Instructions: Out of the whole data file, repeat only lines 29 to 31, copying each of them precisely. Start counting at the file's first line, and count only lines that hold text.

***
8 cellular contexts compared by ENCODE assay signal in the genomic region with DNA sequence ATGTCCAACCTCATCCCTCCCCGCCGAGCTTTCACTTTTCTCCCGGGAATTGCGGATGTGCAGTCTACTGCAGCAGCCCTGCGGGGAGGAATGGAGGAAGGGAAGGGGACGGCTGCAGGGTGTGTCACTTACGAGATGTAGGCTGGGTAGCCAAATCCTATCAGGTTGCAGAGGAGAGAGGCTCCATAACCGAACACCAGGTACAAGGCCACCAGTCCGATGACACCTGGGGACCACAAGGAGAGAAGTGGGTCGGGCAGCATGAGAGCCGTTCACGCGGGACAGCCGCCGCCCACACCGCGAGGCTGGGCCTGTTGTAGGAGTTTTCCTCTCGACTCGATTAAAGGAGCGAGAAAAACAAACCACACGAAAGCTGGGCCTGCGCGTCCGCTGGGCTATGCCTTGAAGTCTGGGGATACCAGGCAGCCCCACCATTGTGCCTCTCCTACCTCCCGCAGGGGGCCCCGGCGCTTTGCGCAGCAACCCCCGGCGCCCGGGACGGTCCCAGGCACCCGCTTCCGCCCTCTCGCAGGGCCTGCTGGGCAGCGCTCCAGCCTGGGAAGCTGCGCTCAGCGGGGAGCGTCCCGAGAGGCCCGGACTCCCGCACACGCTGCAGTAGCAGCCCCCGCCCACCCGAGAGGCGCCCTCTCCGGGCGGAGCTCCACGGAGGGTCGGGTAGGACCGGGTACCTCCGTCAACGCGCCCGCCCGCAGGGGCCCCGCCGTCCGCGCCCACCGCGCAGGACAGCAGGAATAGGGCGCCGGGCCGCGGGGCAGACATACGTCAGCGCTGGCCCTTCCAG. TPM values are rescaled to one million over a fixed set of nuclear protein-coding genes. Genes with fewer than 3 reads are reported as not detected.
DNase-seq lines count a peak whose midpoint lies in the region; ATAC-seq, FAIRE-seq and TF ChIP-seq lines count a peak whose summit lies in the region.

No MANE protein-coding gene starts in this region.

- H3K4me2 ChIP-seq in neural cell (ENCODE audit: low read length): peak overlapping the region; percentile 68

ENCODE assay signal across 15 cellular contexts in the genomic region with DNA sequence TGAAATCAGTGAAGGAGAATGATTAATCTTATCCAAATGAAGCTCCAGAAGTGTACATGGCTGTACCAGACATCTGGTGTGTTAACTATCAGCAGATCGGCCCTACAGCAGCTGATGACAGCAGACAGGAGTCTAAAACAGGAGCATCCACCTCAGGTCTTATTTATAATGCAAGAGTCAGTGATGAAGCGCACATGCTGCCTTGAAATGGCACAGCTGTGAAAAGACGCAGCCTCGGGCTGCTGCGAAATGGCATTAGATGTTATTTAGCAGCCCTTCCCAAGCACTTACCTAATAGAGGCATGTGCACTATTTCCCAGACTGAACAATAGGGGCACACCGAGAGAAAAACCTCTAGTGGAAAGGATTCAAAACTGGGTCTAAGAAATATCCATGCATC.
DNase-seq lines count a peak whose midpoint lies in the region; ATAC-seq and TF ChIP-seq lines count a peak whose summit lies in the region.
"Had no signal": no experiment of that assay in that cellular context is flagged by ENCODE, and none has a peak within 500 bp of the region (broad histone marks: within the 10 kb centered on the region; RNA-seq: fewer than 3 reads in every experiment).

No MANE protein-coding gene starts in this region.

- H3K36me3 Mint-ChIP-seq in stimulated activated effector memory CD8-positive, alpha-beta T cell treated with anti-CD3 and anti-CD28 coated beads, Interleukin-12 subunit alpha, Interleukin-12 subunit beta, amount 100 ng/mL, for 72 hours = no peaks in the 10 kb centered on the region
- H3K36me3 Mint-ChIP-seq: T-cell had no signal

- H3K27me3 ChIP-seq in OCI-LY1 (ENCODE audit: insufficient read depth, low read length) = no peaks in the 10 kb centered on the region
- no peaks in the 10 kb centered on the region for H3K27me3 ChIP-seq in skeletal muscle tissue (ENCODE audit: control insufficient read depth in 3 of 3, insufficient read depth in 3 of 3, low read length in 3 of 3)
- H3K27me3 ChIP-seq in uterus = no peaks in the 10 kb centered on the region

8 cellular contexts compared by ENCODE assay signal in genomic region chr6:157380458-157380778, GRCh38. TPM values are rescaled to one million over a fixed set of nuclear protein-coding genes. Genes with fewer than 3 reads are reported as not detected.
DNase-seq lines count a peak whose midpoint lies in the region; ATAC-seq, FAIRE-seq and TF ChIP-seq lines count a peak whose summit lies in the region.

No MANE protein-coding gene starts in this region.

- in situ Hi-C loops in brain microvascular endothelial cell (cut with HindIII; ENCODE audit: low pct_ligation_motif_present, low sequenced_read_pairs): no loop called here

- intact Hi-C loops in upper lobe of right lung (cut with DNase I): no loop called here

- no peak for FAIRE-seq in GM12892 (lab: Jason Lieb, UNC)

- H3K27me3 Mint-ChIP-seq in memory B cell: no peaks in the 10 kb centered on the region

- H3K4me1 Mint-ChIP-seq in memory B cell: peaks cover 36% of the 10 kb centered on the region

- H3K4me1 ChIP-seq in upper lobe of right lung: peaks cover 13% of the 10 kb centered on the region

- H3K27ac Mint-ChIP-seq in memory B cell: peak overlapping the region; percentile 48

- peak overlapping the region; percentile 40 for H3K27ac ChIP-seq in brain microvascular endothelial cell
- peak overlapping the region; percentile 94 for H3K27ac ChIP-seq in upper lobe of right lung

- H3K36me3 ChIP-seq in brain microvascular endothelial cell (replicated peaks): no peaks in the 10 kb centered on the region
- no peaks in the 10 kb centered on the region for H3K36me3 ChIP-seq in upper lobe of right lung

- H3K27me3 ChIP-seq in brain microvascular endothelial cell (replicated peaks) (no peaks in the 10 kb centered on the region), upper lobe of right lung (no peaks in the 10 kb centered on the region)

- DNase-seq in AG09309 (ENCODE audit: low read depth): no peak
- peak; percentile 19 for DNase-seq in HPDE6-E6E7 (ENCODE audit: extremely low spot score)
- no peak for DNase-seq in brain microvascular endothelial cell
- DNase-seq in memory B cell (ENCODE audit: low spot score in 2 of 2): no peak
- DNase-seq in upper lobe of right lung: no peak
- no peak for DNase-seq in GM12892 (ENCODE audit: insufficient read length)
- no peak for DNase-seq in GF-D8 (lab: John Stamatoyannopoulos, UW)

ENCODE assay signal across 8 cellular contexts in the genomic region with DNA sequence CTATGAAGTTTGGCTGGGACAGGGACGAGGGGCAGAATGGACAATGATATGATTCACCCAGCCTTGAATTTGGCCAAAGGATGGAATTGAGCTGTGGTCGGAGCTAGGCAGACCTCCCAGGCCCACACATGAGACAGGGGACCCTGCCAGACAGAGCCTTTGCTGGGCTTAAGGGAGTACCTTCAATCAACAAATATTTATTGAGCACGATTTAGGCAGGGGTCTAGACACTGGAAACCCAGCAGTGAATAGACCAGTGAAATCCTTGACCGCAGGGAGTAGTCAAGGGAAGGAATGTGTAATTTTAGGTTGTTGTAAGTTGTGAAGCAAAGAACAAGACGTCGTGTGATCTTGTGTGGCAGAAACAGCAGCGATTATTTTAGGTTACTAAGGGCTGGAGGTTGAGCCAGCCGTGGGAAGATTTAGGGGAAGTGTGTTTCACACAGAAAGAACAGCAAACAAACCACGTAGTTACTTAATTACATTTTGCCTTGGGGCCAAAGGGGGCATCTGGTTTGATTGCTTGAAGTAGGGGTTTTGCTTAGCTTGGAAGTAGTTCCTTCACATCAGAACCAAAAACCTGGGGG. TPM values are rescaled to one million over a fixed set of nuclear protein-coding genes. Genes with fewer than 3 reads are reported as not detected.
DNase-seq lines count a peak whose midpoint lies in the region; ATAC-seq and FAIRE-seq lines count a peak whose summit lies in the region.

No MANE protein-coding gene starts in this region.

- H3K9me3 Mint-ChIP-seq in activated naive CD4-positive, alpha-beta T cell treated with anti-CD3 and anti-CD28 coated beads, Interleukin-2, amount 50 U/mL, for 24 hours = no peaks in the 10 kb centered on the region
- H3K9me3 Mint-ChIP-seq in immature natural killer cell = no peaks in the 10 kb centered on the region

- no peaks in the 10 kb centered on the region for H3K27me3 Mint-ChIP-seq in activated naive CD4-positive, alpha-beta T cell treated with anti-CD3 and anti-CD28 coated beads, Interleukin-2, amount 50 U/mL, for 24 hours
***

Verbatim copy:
- DNase-seq in AG09309 (ENCODE audit: low read depth): no peak
- peak; percentile 19 for DNase-seq in HPDE6-E6E7 (ENCODE audit: extremely low spot score)
- no peak for DNase-seq in brain microvascular endothelial cell